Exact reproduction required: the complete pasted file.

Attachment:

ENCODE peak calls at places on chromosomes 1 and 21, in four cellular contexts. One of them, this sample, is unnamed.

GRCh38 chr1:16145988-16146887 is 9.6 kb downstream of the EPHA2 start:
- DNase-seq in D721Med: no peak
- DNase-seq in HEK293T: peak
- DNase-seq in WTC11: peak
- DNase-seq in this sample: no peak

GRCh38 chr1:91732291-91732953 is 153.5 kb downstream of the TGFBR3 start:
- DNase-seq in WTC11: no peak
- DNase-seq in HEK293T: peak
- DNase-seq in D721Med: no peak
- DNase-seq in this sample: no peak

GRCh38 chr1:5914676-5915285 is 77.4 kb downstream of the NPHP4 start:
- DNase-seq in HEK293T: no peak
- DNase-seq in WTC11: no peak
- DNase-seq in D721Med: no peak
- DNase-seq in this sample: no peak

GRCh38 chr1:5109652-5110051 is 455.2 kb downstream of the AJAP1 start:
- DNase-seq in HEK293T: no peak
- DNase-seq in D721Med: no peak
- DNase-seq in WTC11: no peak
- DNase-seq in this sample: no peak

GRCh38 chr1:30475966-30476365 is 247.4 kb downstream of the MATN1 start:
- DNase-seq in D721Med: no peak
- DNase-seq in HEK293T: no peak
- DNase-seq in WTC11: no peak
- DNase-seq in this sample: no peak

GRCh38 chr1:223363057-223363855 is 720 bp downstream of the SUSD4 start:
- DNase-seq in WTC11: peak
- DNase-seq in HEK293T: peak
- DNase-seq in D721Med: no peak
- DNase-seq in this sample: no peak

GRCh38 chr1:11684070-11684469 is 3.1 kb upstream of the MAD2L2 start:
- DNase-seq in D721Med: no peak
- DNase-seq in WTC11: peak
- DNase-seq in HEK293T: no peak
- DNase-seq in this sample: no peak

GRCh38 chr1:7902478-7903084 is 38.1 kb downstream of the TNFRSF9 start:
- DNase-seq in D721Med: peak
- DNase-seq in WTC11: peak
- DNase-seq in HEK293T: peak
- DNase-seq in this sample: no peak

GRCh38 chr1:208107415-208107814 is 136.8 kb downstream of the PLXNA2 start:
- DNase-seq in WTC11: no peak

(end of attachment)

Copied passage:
ENCODE peak calls at places on chromosomes 1 and 21, in four cellular contexts. One of them, this sample, is unnamed.

GRCh38 chr1:16145988-16146887 is 9.6 kb downstream of the EPHA2 start:
- DNase-seq in D721Med: no peak
- DNase-seq in HEK293T: peak
- DNase-seq in WTC11: peak
- DNase-seq in this sample: no peak

GRCh38 chr1:91732291-91732953 is 153.5 kb downstream of the TGFBR3 start:
- DNase-seq in WTC11: no peak
- DNase-seq in HEK293T: peak
- DNase-seq in D721Med: no peak
- DNase-seq in this sample: no peak

GRCh38 chr1:5914676-5915285 is 77.4 kb downstream of the NPHP4 start:
- DNase-seq in HEK293T: no peak
- DNase-seq in WTC11: no peak
- DNase-seq in D721Med: no peak
- DNase-seq in this sample: no peak

GRCh38 chr1:5109652-5110051 is 455.2 kb downstream of the AJAP1 start:
- DNase-seq in HEK293T: no peak
- DNase-seq in D721Med: no peak
- DNase-seq in WTC11: no peak
- DNase-seq in this sample: no peak

GRCh38 chr1:30475966-30476365 is 247.4 kb downstream of the MATN1 start:
- DNase-seq in D721Med: no peak
- DNase-seq in HEK293T: no peak
- DNase-seq in WTC11: no peak
- DNase-seq in this sample: no peak

GRCh38 chr1:223363057-223363855 is 720 bp downstream of the SUSD4 start:
- DNase-seq in WTC11: peak
- DNase-seq in HEK293T: peak
- DNase-seq in D721Med: no peak
- DNase-seq in this sample: no peak

GRCh38 chr1:11684070-11684469 is 3.1 kb upstream of the MAD2L2 start:
- DNase-seq in D721Med: no peak
- DNase-seq in WTC11: peak
- DNase-seq in HEK293T: no peak
- DNase-seq in this sample: no peak

GRCh38 chr1:7902478-7903084 is 38.1 kb downstream of the TNFRSF9 start:
- DNase-seq in D721Med: peak
- DNase-seq in WTC11: peak
- DNase-seq in HEK293T: peak
- DNase-seq in this sample: no peak

GRCh38 chr1:208107415-208107814 is 136.8 kb downstream of the PLXNA2 start:
- DNase-seq in WTC11: no peak